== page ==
I'm not ready to whip out the tarot cards just yet -- Rudy was a bad candidate running an awful campaign, Hillary's a decent candidate running a very solid campaign. But the longer this goes on the more likely it is that Hillary just won't be able to keep up.
MORE: See what I mean?
Giants, 28-24. The spread favors the Pats, but careful intelligence work looks beyond the obvious. The Giants are hot now. Three playoff wins on the road (like the Steelers before Super Bowl XL). Regular season finale shows they match up well against the Pats. Besides, nobody's perfect!
The "nobody's perfect" bit at the end was a nice touch ...
Other notables who have good football instincts: Soul singer and Psychic Friends Hotline pitchwoman Dionne Warwick, Dolph Lundgren (no joke), Pat Robertson (yes, that Pat Robertson), Miss USA (but not Miss America), and Placido Domingo.
I saw a commercial for a birth-control pill called “Yaz” — they use the theme song, “We’re not gonna take it!” which seems kind of counter-productive for a pill.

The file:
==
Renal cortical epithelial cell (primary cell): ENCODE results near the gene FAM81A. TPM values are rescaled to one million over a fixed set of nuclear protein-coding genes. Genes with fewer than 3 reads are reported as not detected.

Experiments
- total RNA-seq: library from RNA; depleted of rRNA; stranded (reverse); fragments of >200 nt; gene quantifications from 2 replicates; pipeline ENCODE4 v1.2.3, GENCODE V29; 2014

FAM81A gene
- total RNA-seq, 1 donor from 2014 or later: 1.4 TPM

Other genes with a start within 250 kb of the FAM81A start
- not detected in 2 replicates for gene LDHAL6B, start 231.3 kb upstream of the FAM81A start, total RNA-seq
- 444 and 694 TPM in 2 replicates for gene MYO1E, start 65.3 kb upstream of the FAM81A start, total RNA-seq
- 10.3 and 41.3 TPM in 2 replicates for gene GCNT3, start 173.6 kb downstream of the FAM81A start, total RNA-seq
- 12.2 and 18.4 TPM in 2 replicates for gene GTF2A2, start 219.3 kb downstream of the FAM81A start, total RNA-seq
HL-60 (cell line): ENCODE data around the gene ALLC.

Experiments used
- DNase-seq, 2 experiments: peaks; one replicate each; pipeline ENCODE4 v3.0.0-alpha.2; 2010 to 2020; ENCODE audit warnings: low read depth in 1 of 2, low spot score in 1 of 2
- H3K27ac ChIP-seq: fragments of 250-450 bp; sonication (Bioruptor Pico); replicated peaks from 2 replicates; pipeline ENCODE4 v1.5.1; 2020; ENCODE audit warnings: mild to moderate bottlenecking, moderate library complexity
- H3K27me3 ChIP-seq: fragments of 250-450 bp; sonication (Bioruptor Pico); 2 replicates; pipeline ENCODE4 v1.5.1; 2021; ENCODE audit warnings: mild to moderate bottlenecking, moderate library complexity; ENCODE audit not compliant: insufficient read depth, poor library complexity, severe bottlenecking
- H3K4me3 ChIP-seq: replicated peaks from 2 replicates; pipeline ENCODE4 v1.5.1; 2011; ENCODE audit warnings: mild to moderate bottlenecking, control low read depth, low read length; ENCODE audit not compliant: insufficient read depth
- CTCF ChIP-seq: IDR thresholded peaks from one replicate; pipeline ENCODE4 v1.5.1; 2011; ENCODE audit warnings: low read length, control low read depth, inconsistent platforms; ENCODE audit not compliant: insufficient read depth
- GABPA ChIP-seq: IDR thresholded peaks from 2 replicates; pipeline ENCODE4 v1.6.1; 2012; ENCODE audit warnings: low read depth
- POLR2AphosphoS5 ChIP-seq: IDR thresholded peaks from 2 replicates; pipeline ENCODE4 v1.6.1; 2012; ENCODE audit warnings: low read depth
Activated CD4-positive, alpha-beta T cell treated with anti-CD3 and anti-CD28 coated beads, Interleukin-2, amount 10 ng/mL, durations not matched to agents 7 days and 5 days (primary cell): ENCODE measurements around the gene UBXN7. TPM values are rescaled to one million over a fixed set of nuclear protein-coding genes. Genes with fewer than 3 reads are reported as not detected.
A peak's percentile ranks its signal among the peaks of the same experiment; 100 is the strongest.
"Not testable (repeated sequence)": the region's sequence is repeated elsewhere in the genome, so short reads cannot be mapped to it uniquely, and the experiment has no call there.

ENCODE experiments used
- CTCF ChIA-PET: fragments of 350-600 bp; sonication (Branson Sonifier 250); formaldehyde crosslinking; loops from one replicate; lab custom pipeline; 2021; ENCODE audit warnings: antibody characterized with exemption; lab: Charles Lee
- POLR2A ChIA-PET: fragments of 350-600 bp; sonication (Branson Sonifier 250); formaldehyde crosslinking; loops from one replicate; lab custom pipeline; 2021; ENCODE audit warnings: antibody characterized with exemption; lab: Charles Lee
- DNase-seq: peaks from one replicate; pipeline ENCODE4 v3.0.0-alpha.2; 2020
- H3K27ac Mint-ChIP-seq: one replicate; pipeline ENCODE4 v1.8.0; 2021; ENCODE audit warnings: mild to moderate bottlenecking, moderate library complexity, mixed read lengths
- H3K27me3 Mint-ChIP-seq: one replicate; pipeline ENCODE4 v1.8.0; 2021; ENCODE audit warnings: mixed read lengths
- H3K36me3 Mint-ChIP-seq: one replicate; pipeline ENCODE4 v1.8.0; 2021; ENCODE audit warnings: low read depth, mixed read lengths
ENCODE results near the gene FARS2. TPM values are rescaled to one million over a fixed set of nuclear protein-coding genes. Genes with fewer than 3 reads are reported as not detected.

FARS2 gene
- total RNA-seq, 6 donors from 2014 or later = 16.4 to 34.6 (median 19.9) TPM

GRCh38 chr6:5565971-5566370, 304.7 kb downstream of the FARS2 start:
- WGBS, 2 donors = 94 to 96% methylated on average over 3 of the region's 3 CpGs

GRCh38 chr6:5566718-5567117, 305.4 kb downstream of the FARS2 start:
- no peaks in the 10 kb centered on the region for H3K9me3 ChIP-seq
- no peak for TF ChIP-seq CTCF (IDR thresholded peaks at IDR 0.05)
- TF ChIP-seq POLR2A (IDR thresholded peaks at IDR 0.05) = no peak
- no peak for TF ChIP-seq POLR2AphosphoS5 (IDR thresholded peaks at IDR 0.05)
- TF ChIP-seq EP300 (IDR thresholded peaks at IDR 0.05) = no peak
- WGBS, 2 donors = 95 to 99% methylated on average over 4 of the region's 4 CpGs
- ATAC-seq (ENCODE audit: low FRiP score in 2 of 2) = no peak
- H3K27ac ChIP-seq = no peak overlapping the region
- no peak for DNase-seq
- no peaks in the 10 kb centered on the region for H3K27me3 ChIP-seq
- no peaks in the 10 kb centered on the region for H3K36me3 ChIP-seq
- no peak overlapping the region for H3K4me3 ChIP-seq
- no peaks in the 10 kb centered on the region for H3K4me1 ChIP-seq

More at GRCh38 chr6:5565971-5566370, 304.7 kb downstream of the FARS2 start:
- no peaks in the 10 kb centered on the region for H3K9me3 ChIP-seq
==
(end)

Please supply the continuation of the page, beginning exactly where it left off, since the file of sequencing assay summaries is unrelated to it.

Registered voters: 4,177
Registered voters: 5,964
Registered voters: 4,167
The charticle says these are the numbers for the city's 7th district, but here's the thing: not all students live in the district (though, admittedly, many, if not most, do) and, most importantly, not all students are registered here in Oshkosh. Many could have decided to vote locally and are registered in their respective home towns. I, for example, never voted once in the city I where I went to college because I was too busy voting absentee here (I never actually went to a polling place until well after I was of legal age).
The moral of the story is: I've never been satisfied with the accounting method of the "student vote" in this country. This isn't just a NW problem, but a problem across the board. According to the number above the turnout rate at UWO has been 26.2% (in 2002), 46.6% (in 2004), 42.4% (in 2006). These numbers seem low to me, especially since Wisconsin apparently has the 2nd highest turnout rate among "young voters" in the country.